Have you ever noticed that some dreams or goals, no matter how worthy, wonderful or desirable they would be, when they are seriously mentioned or called for, most people ignore them and act as if it wasn't said? Or worse, they only acknowledge it was said in order to mock the idea as being "too idealistic" or "impossible to achieve". You've heard these kinds of things, haven't you?
We tease Miss America for saying that if crowned she will work for "world peace" (what can she do?). We shake our heads in disgust at politicians who promise "no more taxes" (then who will pay?). While we think it quaint that Hollywood actors or rock stars gather to make a public service announcement for the dream of "no more hunger", we don't dwell or act on it as if it were something that we think can ever be done.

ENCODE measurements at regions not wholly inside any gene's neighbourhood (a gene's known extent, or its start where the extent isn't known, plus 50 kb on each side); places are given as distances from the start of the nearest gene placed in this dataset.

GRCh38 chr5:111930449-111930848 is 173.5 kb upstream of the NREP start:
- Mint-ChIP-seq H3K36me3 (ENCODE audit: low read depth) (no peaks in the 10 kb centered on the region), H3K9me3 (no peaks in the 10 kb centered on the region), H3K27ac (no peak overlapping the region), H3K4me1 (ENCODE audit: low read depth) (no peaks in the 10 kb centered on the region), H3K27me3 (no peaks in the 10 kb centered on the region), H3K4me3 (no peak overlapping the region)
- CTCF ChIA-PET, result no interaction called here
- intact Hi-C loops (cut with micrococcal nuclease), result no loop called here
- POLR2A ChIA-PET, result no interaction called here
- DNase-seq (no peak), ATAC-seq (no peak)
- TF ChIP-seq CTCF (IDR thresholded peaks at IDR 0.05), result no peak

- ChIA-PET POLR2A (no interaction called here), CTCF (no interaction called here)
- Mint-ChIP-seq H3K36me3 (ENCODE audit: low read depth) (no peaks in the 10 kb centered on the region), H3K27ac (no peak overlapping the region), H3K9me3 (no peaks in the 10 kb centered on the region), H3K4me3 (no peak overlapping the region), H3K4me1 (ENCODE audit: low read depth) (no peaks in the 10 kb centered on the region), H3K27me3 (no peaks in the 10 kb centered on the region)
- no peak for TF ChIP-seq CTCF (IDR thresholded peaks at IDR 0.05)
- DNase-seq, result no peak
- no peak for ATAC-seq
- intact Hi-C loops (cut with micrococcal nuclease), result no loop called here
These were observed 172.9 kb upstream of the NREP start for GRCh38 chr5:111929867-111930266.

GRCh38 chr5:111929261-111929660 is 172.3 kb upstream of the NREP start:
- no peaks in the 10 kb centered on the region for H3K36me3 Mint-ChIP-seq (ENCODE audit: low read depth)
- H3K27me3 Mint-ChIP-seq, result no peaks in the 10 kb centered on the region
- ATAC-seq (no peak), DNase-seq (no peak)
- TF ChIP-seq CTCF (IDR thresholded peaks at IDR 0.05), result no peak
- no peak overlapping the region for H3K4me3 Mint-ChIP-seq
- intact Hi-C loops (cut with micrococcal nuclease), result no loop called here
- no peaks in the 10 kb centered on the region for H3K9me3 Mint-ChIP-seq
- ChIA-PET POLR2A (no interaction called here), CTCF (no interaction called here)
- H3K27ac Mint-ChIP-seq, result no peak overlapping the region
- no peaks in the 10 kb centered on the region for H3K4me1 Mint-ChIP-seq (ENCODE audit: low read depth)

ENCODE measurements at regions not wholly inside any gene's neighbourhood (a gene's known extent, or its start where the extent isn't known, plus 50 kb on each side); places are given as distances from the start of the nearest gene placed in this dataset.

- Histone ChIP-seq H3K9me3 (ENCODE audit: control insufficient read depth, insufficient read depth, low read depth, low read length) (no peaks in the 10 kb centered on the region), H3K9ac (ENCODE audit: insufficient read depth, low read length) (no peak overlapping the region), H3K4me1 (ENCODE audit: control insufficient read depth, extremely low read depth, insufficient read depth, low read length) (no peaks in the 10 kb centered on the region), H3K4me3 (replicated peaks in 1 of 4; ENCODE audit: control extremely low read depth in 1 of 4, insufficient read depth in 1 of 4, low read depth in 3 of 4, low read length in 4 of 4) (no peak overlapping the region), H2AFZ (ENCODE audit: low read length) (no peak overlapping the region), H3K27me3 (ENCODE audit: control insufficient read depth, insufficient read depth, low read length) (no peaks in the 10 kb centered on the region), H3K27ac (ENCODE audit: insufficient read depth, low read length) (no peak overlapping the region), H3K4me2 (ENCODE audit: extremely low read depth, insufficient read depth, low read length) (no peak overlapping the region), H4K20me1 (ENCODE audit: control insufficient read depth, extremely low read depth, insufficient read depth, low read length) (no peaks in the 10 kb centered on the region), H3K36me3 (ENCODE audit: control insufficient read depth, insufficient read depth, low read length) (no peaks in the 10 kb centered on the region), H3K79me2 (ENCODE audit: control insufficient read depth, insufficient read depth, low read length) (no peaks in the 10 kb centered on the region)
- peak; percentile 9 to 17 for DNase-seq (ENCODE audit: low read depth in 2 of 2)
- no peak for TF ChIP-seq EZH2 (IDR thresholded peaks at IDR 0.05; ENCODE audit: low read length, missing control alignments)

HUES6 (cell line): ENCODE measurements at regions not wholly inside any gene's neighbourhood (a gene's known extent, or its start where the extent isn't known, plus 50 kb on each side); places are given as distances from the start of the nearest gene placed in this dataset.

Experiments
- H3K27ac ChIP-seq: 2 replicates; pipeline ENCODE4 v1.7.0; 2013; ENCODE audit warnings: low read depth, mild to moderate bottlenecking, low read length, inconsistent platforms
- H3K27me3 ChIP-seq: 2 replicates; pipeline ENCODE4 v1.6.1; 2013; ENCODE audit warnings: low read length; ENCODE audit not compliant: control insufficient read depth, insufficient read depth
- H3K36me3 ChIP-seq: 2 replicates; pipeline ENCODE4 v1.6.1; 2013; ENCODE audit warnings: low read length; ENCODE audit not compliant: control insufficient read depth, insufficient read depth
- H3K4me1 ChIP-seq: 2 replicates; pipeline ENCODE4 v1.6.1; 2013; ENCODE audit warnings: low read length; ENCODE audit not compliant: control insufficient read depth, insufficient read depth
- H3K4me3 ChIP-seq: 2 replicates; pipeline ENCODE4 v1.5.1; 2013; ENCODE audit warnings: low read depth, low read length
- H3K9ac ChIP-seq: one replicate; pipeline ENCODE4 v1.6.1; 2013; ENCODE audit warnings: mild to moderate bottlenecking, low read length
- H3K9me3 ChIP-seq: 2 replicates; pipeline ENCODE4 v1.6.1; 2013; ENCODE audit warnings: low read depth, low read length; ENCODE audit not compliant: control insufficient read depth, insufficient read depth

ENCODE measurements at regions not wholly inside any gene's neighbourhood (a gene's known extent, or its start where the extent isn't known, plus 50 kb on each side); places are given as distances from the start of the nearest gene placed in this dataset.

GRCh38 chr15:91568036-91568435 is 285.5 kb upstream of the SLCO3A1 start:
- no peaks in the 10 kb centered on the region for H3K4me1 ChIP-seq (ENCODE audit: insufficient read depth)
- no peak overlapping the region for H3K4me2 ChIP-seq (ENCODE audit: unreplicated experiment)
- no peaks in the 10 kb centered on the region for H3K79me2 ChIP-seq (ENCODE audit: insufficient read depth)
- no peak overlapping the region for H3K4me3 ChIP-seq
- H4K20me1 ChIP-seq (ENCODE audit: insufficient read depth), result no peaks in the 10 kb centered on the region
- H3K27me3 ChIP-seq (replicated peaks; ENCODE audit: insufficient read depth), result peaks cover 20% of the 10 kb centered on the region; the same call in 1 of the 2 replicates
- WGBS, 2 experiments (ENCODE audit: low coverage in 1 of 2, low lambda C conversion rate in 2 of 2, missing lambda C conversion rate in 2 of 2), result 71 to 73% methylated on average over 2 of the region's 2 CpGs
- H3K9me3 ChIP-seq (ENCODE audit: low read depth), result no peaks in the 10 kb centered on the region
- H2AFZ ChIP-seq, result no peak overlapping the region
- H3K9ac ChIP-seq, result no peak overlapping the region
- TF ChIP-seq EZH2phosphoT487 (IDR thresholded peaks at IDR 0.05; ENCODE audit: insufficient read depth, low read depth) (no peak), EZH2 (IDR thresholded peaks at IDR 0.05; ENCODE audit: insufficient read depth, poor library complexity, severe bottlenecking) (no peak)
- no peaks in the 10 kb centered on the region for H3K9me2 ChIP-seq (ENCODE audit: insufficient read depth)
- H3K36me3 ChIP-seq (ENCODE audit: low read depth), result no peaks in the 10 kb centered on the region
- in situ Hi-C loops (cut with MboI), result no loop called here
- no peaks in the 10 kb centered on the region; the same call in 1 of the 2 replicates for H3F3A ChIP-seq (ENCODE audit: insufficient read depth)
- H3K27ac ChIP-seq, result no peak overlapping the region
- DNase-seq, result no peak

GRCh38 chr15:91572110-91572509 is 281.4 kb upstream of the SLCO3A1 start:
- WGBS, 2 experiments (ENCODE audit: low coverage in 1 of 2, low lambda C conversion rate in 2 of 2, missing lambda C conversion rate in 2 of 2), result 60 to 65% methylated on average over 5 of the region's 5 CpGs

I see this same sort of disbelieving, disgruntled, confused reaction when we arrive to the first explicit directive of 1 John, when he says, "do not love the world or anything in it." (2:15)
What? How in the world (pun intended) do you do that?
However you do it, John seriously thinks it can be done. For him, anyone who loves the world does not have the love of the Father in him.
It is important to understand that since the love of the Father clearly includes "the world" (John 3:16), he is not demanding pious retreat from everyday life. Jesus speaks in John 17 of his disciples being in the world but not of it. Paul tells the Corinthians to be people who "use the things of the world, as if not engrossed in them." (1 Cor 7:31)
As for John, he knows that the world is the stage within which God delivers salvation, and it holds the precious children (us) that he loves. And in that way, we are to love the world. But John also knows the world in another, anti-Christ sense.
And it is that world and everything in it that we are not to love. And far too often... we do. Today, one of our good shepherd's, Greg Ogburn, explores these dramatic statements from 1 John.